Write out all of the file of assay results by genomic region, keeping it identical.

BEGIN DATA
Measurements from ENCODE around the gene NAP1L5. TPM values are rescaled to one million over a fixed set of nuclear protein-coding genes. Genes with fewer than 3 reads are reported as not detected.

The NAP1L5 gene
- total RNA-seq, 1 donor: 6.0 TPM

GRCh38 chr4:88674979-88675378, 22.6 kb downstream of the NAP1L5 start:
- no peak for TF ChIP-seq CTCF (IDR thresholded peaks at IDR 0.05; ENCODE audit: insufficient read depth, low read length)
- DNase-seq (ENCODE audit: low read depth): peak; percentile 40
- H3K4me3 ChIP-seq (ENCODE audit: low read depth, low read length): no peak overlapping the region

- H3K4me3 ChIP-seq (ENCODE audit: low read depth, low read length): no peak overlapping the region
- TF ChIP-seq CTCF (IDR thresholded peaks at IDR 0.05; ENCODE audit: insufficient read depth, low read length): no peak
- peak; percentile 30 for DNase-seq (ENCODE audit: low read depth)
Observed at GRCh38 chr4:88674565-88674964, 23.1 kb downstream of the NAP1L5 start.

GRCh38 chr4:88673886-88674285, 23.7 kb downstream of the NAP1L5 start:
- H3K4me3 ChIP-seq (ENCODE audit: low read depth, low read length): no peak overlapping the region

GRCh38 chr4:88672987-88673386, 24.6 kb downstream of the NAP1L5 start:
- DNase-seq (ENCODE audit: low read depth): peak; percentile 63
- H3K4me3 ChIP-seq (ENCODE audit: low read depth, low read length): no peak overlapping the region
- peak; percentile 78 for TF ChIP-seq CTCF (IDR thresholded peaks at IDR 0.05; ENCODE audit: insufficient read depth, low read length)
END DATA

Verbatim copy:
Measurements from ENCODE around the gene NAP1L5. TPM values are rescaled to one million over a fixed set of nuclear protein-coding genes. Genes with fewer than 3 reads are reported as not detected.

The NAP1L5 gene
- total RNA-seq, 1 donor: 6.0 TPM

GRCh38 chr4:88674979-88675378, 22.6 kb downstream of the NAP1L5 start:
- no peak for TF ChIP-seq CTCF (IDR thresholded peaks at IDR 0.05; ENCODE audit: insufficient read depth, low read length)
- DNase-seq (ENCODE audit: low read depth): peak; percentile 40
- H3K4me3 ChIP-seq (ENCODE audit: low read depth, low read length): no peak overlapping the region

- H3K4me3 ChIP-seq (ENCODE audit: low read depth, low read length): no peak overlapping the region
- TF ChIP-seq CTCF (IDR thresholded peaks at IDR 0.05; ENCODE audit: insufficient read depth, low read length): no peak
- peak; percentile 30 for DNase-seq (ENCODE audit: low read depth)
Observed at GRCh38 chr4:88674565-88674964, 23.1 kb downstream of the NAP1L5 start.

GRCh38 chr4:88673886-88674285, 23.7 kb downstream of the NAP1L5 start:
- H3K4me3 ChIP-seq (ENCODE audit: low read depth, low read length): no peak overlapping the region

GRCh38 chr4:88672987-88673386, 24.6 kb downstream of the NAP1L5 start:
- DNase-seq (ENCODE audit: low read depth): peak; percentile 63
- H3K4me3 ChIP-seq (ENCODE audit: low read depth, low read length): no peak overlapping the region
- peak; percentile 78 for TF ChIP-seq CTCF (IDR thresholded peaks at IDR 0.05; ENCODE audit: insufficient read depth, low read length)